Surrendering the Lock and Key of the Kingdom
The headline was eye-popping: “White Cliffs of Dover to be sold to the French to help reduce government’s debt” (February 8). Shame on the Daily Mail, it was also misleading.
Turns out the famous cliffs aren’t for sale. But the Port of Dover is under discussion.
After a public outcry, however, Prime Minister Gordon Brown swiftly distanced himself from the idea. “There will be no forced privatization of Dover under [the] Labor [Party],” he said publicly two days after the Mail’s report.
But is that the end of the story? Not even close.
The Gateway to England
The moat separating fortress England from the European continent has always been its most crucial natural defense. The English Channel has been the site of several spectacular victories for Britain—battles in which different outcomes would have radically altered history.
Dover, “the gateway of England,” is the island nation’s closest point to Europe. It is separated from Calais, France, by a mere 21 miles of churning seawater only 150 feet deep. It has thus been the first point of attack for—and first line of defense against—repeated invasions. Julius Caesar tried to land at Dover in Rome’s assault in 55 b.c. Several French forces targeted the port city in the 13th century, as did Napoleon and Hitler.
The town proudly bears the scars of its warring past, relics that silently testify of its indomitability through ages and epochs. The imposing millennium-old Dover Castle is aptly called “the lock and key to the kingdom.” Fortifications remain from Roman times, from the Normans, from King Henry viii, from Queen Elizabeth i, from the Napoleonic wars, from two world wars—constructed by giants of history who recognized Dover’s uncommon value over the centuries. Its cliffs hide a massive maze of underground tunnels and soldiers’ barracks.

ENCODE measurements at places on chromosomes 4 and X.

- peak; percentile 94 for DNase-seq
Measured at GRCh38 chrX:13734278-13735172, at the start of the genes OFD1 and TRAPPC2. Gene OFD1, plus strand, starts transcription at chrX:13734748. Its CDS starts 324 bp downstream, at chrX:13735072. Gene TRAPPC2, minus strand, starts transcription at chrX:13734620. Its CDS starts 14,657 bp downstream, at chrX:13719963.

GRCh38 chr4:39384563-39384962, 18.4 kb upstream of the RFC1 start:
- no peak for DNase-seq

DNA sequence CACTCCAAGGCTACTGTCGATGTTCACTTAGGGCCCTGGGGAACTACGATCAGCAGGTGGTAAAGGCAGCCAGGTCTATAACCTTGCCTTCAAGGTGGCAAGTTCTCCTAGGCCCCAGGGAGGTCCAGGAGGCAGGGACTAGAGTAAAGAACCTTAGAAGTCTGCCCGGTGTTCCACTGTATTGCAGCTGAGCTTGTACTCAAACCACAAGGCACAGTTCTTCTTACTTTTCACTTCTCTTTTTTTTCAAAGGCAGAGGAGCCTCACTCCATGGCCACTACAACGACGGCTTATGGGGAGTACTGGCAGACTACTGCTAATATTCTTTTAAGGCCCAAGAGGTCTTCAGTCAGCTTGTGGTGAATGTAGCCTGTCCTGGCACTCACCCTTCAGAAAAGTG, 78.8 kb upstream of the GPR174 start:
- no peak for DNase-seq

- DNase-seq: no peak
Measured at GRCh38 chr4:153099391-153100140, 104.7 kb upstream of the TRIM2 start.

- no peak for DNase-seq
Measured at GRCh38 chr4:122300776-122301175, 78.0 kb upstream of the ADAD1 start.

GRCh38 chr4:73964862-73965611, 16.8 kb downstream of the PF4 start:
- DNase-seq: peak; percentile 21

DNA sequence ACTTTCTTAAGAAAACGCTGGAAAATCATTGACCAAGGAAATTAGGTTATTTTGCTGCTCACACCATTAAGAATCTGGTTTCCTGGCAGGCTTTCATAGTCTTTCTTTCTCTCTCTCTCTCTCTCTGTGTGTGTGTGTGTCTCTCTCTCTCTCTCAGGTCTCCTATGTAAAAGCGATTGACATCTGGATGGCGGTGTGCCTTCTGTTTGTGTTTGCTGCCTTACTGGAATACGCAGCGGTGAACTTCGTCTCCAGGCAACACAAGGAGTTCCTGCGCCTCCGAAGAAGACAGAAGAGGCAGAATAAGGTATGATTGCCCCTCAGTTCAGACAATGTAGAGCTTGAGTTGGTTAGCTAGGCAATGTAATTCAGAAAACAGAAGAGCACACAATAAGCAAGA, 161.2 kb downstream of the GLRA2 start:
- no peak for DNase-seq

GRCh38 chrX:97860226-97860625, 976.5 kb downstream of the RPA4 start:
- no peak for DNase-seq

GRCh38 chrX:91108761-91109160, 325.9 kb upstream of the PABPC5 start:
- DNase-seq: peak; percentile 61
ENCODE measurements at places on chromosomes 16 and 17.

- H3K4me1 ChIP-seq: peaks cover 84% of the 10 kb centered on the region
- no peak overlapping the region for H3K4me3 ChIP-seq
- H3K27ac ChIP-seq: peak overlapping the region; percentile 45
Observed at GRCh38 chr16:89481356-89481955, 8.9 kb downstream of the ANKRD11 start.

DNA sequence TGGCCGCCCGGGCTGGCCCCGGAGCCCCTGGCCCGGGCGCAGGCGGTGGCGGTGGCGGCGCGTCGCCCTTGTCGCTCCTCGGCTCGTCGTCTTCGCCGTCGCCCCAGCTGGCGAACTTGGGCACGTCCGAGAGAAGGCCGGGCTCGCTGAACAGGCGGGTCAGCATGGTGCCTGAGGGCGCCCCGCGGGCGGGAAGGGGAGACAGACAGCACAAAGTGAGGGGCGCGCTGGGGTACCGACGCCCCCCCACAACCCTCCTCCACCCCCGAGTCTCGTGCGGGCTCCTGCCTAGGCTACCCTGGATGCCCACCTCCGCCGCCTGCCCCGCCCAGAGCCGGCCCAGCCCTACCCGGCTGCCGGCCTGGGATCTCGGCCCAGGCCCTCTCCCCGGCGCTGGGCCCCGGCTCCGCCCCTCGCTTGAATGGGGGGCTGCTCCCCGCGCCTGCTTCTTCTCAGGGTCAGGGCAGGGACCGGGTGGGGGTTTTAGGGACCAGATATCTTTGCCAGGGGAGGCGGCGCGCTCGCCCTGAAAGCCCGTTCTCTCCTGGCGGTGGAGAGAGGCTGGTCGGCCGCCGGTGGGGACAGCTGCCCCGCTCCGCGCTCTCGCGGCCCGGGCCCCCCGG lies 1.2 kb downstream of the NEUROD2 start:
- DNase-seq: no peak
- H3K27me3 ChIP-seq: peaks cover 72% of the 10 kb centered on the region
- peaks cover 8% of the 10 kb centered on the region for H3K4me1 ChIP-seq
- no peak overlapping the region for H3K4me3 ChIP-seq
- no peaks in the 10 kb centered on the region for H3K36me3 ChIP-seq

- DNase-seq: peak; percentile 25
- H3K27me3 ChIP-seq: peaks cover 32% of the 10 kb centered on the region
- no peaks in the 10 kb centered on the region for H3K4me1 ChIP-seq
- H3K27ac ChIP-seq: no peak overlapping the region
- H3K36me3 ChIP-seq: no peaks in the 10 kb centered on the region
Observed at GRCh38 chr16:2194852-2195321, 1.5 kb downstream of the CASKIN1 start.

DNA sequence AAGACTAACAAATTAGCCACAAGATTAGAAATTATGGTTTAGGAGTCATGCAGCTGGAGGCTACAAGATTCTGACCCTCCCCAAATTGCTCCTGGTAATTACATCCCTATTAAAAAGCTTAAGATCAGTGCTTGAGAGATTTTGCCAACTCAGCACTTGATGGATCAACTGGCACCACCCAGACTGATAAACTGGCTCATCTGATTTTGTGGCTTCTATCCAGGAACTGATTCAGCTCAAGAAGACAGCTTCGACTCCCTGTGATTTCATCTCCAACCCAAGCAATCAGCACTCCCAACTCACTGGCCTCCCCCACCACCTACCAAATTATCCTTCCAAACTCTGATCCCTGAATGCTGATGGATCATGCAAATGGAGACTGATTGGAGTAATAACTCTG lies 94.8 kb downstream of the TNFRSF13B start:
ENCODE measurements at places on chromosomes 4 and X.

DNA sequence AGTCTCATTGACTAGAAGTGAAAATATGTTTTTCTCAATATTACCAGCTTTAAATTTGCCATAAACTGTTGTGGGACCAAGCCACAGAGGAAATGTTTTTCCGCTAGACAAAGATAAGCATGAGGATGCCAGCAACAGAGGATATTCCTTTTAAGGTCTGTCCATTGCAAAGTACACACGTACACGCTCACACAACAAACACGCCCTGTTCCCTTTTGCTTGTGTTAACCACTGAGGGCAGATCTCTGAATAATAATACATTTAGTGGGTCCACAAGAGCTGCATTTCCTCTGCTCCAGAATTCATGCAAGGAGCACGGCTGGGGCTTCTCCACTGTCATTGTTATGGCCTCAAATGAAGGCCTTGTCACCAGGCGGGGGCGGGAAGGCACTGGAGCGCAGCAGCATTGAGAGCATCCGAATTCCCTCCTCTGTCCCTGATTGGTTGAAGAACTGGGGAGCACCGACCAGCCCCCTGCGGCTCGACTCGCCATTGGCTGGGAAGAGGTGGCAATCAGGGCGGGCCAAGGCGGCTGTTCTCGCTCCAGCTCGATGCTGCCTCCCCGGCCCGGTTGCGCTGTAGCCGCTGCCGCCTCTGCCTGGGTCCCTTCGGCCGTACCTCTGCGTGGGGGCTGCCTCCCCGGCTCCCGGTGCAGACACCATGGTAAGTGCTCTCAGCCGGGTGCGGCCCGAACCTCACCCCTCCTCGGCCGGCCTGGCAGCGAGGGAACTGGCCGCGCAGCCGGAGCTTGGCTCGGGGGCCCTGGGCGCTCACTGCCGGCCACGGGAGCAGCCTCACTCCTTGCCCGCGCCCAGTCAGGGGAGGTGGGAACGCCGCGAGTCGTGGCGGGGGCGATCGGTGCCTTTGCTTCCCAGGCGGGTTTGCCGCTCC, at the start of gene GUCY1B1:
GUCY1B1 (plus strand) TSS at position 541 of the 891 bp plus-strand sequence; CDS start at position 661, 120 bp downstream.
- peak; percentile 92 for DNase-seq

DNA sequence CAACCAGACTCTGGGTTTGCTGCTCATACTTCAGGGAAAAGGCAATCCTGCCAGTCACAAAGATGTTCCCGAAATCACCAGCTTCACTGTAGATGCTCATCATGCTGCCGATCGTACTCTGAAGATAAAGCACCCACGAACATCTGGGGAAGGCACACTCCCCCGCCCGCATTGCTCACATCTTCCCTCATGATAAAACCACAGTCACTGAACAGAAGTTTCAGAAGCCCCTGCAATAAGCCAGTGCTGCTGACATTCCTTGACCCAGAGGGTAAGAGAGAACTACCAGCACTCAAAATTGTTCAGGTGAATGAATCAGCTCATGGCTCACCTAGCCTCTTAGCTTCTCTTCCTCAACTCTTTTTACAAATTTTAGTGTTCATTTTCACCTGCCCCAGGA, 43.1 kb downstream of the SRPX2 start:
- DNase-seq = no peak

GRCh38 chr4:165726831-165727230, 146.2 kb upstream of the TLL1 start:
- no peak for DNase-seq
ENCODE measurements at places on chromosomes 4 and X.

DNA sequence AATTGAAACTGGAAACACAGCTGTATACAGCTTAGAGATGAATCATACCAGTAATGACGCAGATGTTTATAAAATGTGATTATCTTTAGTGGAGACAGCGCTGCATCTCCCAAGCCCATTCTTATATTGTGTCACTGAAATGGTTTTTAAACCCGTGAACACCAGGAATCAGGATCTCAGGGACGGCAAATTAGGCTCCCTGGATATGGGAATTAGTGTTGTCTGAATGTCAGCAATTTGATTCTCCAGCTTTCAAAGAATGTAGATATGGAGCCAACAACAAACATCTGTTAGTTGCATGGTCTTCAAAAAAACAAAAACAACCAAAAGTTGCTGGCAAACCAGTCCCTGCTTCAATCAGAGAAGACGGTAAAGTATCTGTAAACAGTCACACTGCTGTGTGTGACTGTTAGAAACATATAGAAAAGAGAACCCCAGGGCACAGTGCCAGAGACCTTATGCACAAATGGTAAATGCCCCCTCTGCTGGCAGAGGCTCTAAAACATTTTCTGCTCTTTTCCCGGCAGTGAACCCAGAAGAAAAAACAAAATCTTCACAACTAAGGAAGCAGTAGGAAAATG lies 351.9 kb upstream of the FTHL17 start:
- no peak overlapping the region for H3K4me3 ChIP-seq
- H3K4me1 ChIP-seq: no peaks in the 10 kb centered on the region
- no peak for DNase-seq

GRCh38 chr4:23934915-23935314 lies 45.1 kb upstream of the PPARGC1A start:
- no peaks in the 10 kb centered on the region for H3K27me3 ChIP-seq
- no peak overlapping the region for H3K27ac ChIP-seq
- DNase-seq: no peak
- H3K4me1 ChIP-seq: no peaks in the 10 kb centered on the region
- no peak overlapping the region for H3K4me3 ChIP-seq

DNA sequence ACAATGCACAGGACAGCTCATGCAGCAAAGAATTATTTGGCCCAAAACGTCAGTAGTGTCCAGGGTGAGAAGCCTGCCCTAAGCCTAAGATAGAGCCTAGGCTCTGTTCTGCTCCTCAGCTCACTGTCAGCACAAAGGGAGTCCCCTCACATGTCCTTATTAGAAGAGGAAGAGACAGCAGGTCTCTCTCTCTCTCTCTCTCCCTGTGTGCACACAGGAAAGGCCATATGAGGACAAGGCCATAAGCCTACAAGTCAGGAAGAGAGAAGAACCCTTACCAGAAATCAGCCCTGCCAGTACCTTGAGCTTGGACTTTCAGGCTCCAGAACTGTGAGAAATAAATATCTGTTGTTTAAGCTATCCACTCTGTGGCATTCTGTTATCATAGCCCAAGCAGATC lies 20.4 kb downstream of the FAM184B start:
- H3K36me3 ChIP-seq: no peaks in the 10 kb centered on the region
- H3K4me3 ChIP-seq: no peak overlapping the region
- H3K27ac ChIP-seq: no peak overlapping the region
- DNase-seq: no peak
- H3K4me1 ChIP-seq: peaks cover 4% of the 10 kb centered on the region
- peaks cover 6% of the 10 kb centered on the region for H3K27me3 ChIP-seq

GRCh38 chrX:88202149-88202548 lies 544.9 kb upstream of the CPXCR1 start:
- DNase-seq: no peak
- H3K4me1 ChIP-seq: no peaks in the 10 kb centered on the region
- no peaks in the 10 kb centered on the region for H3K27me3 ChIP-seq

In the 18th and 19th centuries, the town was an enormous garrison bristling with armaments to thwart French attacks. During the Great War, it became “Fortress Dover,” one of Britain’s most crucial military centers, withstanding several enemy aerial assaults; it hosted warships that protected the channel and welcomed soldiers coming home from battle on the Continent. In World War ii it received over 200,000 of the evacuees from Dunkirk, a miraculous operation directed from one of its underground tunnels. Time after time, Dover has earned its reputation as a symbol of British wartime bravery.
But Britain has changed. To more and more of its people, the nation’s remarkable history is not a source of pride, but of shame. They couldn’t care less about symbolic value. And the idea that Britain might one day need to defend itself again seems alarmist, even preposterous.
How committed is Britain’s government to holding on to Dover, really?
Who Owns Britain’s Ports?
Prime Minister Brown promised “no forced privatization under Labor.” The catch is, Dover port officials aren’t being forced to privatize—they are requesting it. The Dover Harbor Board wants a $645 million expansion of the facility to maintain its status as the biggest freight and passenger ferry port in all of Europe. Because of public borrowing constraints, the only way it can get the money is from private investors. On January 27, the board officially asked the British government for permission to privatize.
Is it far-fetched to think the government will end up approving the request? If it does, this would merely be the latest in a series of British ports being sold to overseas ownership. The United Kingdom has privatized most of its ports industry since 1991, particularly in more recent years. And nearly all the buyers have been foreigners.